March 13, 2013

Attorney-Client Privilege

A very well-known principle of law is the attorney-client privilege. Whenever an attorney is retained by a client, the communications between the two parties are considered confidential. Thus, these communications are not subject to disclosure to a third-party. While the client is always free to discuss the communications with whomever they want, granted it would be at their own peril. The attorney must "maintain inviolate the confidence, and at every peril to himself or herself to preserve the secrets, of his or her client." Bus & P C §6068(e)(1). The only exception to this rule is that “an attorney may, but is not required to, reveal confidential information relating to the representation of a client to the extent that the attorney reasonably believes the disclosure is necessary to prevent a criminal act that the attorney reasonably believes is likely to result in death of, or substantial bodily harm to, an individual.” Bus & P C §6068(e)(2).

One rationale for the attorney-client privilege is that it encourages the client to be honest, thorough, and open with their attorney. By shielding communications from basically the world, the client can be free and easy with their communication. The client will not have to worry about their statements coming back to haunt them. Even if the client discloses embarrassing, damaging or bizarre facts, the attorney must still maintain confidentiality subject to Bus & P C §6068(e)(2). This is especially important because an attorney must ascertain all material facts before they can offer advice. If the client is unwilling or afraid to divulge intimate details, the attorney will not be able to render competent legal advice. The following hypothetical illustration highlights the importance of being honest with your attorney and the consequences for secrecy.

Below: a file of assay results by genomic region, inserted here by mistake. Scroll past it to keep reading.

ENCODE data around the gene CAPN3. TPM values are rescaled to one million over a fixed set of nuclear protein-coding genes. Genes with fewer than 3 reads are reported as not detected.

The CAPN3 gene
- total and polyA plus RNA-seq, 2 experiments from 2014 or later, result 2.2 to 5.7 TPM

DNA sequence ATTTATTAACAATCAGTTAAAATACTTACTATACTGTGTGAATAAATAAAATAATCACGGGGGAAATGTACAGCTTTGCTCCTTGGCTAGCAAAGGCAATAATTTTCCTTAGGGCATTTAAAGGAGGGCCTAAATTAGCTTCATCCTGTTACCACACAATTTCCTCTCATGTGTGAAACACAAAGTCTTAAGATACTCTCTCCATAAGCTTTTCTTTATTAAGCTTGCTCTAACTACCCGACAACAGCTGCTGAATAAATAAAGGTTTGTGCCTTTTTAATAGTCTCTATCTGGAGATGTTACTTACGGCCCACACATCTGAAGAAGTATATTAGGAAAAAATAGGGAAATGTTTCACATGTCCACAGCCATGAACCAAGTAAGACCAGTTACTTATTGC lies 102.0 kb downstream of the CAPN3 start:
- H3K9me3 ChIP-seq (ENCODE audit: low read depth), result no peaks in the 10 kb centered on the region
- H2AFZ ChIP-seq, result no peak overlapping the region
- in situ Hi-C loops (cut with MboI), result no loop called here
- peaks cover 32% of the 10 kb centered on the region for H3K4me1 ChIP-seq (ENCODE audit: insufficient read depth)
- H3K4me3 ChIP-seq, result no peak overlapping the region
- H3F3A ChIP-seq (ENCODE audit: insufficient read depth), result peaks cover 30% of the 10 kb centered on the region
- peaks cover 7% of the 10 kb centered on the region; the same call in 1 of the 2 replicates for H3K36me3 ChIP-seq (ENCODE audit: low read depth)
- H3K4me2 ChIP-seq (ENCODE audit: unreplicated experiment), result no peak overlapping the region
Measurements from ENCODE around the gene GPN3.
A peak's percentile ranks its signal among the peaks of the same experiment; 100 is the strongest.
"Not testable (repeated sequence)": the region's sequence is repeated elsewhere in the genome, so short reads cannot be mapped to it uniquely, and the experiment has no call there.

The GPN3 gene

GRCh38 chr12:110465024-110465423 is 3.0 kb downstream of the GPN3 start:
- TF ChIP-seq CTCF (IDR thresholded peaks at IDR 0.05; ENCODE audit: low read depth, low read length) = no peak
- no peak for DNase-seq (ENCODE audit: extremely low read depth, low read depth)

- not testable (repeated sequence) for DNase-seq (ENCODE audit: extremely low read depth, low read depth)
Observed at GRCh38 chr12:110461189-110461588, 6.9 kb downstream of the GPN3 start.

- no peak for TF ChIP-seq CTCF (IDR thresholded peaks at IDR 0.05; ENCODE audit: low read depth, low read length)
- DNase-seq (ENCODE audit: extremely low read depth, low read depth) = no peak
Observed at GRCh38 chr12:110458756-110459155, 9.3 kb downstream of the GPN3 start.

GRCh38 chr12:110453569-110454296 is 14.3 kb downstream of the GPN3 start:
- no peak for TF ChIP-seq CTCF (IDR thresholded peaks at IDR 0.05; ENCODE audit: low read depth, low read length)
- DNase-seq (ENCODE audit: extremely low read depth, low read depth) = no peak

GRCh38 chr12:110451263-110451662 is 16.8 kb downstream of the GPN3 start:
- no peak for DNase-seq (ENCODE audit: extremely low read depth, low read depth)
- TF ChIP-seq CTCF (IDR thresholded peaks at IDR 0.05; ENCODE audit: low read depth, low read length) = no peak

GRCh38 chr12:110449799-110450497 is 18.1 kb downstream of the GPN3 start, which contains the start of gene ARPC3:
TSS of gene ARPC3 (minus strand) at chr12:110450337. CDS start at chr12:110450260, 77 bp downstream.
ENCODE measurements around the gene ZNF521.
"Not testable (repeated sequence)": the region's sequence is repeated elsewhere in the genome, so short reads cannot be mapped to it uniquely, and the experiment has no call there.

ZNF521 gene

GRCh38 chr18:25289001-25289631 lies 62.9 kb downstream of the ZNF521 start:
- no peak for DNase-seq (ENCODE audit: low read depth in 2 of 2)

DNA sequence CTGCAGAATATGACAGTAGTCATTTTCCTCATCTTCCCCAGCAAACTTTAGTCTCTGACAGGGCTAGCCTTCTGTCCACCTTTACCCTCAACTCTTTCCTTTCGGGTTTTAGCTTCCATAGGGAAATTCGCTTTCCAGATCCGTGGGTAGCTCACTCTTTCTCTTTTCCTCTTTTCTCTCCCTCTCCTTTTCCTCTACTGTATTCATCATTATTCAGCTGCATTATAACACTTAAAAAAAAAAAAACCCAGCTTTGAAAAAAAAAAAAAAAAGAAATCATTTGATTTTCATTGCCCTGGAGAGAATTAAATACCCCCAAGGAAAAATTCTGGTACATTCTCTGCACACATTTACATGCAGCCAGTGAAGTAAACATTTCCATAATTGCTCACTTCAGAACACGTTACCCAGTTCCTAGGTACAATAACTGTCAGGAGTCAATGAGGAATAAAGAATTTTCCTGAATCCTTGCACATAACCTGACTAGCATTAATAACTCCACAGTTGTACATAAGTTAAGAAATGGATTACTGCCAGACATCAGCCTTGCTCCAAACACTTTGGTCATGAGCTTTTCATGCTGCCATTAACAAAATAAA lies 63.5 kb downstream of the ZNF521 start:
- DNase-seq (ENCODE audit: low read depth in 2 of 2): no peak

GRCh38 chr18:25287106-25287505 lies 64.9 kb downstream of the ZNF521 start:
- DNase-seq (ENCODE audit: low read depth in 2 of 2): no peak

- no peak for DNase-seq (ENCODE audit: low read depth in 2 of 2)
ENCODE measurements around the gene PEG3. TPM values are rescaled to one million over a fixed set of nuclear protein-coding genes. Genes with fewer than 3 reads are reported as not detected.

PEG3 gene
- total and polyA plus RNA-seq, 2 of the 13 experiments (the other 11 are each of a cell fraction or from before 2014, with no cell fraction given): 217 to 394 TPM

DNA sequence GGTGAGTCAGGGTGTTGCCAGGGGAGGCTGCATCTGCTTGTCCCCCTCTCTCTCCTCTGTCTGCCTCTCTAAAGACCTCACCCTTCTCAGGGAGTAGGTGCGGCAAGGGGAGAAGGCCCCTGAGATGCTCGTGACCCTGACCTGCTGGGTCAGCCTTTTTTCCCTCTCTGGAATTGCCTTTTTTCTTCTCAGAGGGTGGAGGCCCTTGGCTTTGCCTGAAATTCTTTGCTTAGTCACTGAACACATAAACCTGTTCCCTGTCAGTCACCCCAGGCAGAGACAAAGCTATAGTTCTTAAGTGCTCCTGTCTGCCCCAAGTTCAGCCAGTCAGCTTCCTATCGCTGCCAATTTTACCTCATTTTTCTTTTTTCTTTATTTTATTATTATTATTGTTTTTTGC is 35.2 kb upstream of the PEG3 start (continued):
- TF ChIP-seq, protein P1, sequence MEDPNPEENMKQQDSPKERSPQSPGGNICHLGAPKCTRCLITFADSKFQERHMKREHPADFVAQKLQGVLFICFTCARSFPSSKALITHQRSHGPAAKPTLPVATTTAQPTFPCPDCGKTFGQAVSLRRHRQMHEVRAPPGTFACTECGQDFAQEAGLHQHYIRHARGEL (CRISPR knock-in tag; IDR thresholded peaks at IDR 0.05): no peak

Henry was looking to write a trust and was referred to an attorney by his neighbor Joey. Henry met with an attorney and explained that he wanted to leave his entire estate to the local Lion's Club. Years earlier, Henry had fathered an illegitimate child. Henry had purposely lost contact with the child and believed that the child was dead. Since the stigma of illegitimacy was so strong to Henry, he did not disclose this to his attorney, even though the attorney had to maintain confidentiality. Henry irrationally thought that the attorney might disclose the existence of the illegitimate child nevertheless and did not want to risk it. 

When the attorney asked about children, Henry declined to name any. The attorney then wrote the trust and named the Lion's Club as the sole beneficiary of Henry’s trust estate. Unbeknownst to Henry, his son was actually alive at the time of the trust’s execution and his death. Henry’s omission of his will was problematic because of Prob C § 21622. This law states that if the person who signed the trust failed to provide for his child because he thought that the child was dead, such child is entitled to an intestate share of the person’s estate. Since the child was Henry’s sole heir, the child was exclusively entitled to Henry’s trust estate. 

Henry passed away a few years after writing his trust. When the child was made aware of Henry’s death, he applied to be the sole beneficiary of Henry’s estate, and in light of Prob C § 21622, such was distributed to him.

The facts of  Estate of Della Sala (1999) 73 CA4th 463 are somewhat similar to the above hypothetical, although the outcome was different.